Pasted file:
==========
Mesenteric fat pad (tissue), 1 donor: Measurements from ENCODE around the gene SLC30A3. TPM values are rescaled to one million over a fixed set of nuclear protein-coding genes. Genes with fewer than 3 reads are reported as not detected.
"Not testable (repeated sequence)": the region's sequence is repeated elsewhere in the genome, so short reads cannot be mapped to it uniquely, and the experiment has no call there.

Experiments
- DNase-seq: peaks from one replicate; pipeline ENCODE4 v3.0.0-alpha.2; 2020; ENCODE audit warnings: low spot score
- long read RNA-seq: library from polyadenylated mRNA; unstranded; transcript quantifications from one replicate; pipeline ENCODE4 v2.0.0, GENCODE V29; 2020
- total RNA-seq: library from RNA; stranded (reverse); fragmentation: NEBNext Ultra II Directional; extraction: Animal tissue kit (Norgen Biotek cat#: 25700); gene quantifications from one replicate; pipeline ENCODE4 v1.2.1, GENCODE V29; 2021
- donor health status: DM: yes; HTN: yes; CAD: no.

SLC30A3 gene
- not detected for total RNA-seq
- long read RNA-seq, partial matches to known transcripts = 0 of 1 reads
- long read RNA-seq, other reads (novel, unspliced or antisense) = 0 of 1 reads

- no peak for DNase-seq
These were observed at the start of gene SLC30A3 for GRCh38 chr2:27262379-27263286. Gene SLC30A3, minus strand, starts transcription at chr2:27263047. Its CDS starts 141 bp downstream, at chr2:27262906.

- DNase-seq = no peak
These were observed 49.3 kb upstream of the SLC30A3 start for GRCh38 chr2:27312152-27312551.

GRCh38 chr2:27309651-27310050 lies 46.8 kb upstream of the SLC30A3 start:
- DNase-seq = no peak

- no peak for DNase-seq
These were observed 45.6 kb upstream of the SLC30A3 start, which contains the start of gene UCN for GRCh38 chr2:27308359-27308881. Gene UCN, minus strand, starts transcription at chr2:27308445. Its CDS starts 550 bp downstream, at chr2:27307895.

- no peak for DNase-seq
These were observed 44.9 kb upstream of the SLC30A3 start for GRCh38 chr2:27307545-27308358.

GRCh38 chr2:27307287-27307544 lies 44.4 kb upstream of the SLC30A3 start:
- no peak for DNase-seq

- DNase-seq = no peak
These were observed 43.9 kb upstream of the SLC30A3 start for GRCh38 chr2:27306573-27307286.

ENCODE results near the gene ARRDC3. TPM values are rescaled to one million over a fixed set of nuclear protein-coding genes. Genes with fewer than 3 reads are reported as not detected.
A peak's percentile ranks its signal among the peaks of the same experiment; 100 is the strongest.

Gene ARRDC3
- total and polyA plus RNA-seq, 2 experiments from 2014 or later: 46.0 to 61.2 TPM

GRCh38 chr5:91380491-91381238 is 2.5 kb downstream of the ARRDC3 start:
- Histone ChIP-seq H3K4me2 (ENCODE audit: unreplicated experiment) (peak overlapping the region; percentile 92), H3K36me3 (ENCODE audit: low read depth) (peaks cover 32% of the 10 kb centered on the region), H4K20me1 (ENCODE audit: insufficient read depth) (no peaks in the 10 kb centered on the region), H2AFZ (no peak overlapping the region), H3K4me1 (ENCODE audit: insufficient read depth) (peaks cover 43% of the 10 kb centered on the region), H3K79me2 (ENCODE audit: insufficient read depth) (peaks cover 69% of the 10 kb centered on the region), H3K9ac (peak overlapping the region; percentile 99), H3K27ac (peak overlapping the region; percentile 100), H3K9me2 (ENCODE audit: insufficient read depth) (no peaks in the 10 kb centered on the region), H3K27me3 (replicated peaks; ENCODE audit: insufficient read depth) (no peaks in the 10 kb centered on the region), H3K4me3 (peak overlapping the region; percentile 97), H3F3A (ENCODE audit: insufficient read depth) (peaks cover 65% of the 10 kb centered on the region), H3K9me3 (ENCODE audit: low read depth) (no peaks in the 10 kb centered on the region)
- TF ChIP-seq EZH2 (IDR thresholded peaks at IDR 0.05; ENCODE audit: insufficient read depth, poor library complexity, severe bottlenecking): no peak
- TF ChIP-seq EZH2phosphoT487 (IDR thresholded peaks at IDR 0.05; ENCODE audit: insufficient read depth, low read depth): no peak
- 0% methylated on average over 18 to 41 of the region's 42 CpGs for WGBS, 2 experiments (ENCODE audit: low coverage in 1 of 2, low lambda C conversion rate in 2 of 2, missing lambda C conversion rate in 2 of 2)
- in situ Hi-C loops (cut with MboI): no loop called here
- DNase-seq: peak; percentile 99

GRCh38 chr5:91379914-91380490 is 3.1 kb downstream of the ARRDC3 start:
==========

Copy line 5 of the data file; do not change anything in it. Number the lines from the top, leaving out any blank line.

- long read RNA-seq: library from polyadenylated mRNA; unstranded; transcript quantifications from one replicate; pipeline ENCODE4 v2.0.0, GENCODE V29; 2020